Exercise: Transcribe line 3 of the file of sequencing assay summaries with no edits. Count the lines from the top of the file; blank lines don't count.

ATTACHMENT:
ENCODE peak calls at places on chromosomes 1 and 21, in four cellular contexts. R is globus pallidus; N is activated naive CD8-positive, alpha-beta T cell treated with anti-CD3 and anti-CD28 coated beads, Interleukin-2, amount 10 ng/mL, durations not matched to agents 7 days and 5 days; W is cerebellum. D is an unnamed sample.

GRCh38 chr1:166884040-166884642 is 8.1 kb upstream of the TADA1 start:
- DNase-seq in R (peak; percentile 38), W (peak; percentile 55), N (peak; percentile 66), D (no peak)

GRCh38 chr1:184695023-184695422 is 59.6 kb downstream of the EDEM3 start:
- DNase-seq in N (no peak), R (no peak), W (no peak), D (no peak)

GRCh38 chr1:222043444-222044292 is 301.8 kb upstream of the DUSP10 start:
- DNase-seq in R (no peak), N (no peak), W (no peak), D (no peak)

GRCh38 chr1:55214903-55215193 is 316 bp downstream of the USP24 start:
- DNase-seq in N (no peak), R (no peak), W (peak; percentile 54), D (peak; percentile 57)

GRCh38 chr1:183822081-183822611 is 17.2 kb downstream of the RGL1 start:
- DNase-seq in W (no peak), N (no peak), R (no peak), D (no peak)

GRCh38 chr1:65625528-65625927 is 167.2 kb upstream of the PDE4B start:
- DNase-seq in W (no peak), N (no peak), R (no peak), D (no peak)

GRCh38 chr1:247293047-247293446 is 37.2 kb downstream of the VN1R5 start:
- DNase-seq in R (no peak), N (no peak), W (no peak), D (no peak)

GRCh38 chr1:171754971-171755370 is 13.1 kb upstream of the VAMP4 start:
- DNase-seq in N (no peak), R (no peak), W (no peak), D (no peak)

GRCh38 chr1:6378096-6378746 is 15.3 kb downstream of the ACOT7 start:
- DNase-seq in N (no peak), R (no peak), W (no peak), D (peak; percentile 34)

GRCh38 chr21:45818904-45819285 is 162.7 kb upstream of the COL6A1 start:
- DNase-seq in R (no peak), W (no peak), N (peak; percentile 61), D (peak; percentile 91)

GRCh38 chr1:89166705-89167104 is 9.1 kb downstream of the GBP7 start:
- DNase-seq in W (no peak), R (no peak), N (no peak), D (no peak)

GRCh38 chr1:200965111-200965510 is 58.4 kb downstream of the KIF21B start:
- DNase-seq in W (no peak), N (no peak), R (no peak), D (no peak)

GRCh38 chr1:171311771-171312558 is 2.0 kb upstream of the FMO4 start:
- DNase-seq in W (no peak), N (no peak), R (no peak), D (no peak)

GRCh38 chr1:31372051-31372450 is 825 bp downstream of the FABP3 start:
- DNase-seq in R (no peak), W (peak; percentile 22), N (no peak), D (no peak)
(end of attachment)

- DNase-seq in R (peak; percentile 38), W (peak; percentile 55), N (peak; percentile 66), D (no peak)